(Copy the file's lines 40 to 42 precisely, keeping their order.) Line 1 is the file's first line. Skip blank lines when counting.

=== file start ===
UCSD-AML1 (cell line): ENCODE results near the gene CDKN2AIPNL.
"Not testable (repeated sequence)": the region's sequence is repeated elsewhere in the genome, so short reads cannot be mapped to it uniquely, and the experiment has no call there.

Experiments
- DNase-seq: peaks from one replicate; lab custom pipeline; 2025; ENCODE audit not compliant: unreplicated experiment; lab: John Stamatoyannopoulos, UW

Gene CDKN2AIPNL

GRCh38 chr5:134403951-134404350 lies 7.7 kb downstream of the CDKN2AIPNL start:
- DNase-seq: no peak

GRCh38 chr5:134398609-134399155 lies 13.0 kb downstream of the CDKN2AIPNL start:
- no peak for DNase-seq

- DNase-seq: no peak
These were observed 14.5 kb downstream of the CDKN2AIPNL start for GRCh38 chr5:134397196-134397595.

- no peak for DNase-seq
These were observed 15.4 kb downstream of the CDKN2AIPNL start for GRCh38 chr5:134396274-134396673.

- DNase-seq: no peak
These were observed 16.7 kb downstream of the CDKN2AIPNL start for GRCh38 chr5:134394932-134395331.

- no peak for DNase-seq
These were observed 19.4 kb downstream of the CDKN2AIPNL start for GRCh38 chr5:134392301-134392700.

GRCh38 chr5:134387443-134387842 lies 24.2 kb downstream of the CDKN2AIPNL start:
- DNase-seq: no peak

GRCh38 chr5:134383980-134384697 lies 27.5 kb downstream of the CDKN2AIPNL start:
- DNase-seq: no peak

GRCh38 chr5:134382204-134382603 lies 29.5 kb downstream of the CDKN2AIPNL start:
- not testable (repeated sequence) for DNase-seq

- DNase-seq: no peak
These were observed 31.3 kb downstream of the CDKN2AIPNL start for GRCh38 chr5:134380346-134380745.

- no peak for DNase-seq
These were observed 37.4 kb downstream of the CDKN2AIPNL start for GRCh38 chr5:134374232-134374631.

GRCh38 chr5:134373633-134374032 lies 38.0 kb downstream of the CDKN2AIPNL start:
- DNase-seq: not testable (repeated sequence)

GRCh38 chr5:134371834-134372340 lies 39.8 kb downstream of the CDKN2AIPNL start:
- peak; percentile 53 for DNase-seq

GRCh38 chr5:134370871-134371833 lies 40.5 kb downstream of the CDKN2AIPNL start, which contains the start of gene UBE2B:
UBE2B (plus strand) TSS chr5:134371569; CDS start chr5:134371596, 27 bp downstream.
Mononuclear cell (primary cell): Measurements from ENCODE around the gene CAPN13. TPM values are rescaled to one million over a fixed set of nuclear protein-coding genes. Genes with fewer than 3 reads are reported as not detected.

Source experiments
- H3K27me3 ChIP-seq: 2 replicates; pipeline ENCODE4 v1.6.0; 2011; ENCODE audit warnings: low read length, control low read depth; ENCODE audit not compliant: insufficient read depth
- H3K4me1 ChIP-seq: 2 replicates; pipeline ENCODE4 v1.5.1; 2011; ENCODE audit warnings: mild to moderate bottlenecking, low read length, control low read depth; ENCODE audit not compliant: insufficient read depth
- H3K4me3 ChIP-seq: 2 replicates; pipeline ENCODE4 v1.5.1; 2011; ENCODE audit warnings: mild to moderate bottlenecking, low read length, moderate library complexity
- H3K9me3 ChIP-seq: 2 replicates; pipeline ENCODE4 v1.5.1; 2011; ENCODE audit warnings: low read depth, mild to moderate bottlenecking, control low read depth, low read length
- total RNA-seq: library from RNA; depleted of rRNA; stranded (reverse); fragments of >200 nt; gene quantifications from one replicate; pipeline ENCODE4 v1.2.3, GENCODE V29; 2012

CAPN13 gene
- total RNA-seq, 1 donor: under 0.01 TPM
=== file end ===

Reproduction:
- total RNA-seq: library from RNA; depleted of rRNA; stranded (reverse); fragments of >200 nt; gene quantifications from one replicate; pipeline ENCODE4 v1.2.3, GENCODE V29; 2012

CAPN13 gene
- total RNA-seq, 1 donor: under 0.01 TPM